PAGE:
We explored the timing of this switch by computing response-locked beta oscillations over sensorimotor areas in both hemispheres. At approximately 173 ms before the response, beta power in the responding hemisphere reaches greater beta decrease than the primed hemisphere as it rebounds up towards baseline (Fig 4). This change in lateralization indicates a reversal in response preparation and selection of new motor plans to make the correct response. This timing aligns with the time needed to issue the countermanding command and execute the response based on electromyographic (EMG) data [87]. A direct comparison of beta power between the two hemispheres referred to as “lateralized beta power” (Fig 4) was inspired by studies of lateralized readiness potential (LRP), an index of hemispheric asymmetry over the sensorimotor cortex during motor preparation [88, 89]. EEG studies measuring LRP in flanker tasks find that RI trials initially activate an incorrect response which is then appropriately switched on correct trials [28, 35, 90]. Automatic initiation of motor plans has been confirmed with lateralized response fields in MEG studies using a go/switch paradigm by Cheyne and colleagues [49] who showed that beta suppression over the contralateral sensorimotor cortex reflects anticipatory activity and is predictive of correct motor preparation. Studies using EMG recordings of hand muscles confirm subthreshold activation of motor responses that are suppressed prior to the actual execution [87]. Indeed, in the present study, direct comparison of the relative beta power recorded over the left and the right sensorimotor regions revealed that the incorrect motor preparation decreases simultaneously with increasing of the correct motor activation. This is consistent with a gradual tradeoff in motor excitability between the two hemispheres as shown in studies combining stimulation and electrical recordings of brain and muscle activity [27, 28]. Beta oscillations are the preferred frequency characterizing activity in the motor cortex and result from functional interactions between the cortex and the basal ganglia, with the cortex having a leading role in those interactions [91].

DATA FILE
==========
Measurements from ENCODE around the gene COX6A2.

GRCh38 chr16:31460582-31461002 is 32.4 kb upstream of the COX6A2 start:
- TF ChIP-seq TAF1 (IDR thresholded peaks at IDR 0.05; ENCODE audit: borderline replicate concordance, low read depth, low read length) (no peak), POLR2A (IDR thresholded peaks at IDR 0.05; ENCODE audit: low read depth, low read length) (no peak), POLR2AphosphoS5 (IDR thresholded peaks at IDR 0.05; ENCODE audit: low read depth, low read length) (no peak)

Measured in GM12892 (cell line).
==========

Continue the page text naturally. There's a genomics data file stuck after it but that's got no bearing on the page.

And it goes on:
Our findings are strongly supportive of the automaticity and interdependence of stimulus and motor processing. Although the participants were instructed to “disregard the flankers”, they were unable to do so deliberately and avoid automatic motor activation [17, 32, 35]. The parallel processing of automatic versus instructed behavior extends to other domains and reflects the generality of the brain’s cognitive control networks in responding to diverse aspects of motor processing. It has been demonstrated in numerous studies probing a range of functions including oculomotor control [92], and object affordance [93]. Application of transcranial magnetic stimulation (TMS) along with ERPs and MEPs has provided complementary evidence on changes in motor excitability and the relative timing of engagement of cognitive control and switching of response plans [26, 28, 9496]. Furthermore, studies of language indicate that words automatically trigger generic processing for meaning as it is impossible to decide not to understand a familiar word in one’s own language [97]. Therefore, most stimuli that we encounter activate relevant generic processing streams without conscious input. However, motor plans are monitored continuously in the context of changing environmental demands and can be modified in an integrated manner by regulative, anticipatory mechanisms [49, 98]. This proactive action framework has several advantages: advanced motor preparation assures primed and therefore faster responses especially under predominantly predictable circumstances; it comprises a range of motor actions or affordances that are situationally possible [99, 100]; motor plan modifications are smooth and integrated with a wider framework; furthermore, it is faster to initiate the most likely motor response in advance and make corrections as needed [101] than to start motor preparations after a stimulus has been processed. Therefore, along with other evidence, our findings support a broader ecological view of behavior which proposes that the motor preparation is triggered automatically and largely unconsciously,in a manner that is intertwined with input evaluation and is inherent to behavioral actions [46, 102]. This is consistent with the concept of parallel processing which has been interpreted with dual processing accounts [9, 10] and has been variably ascribed to separate or interdependent and overlapping neurofunctional pathways [8, 22, 26, 57, 103].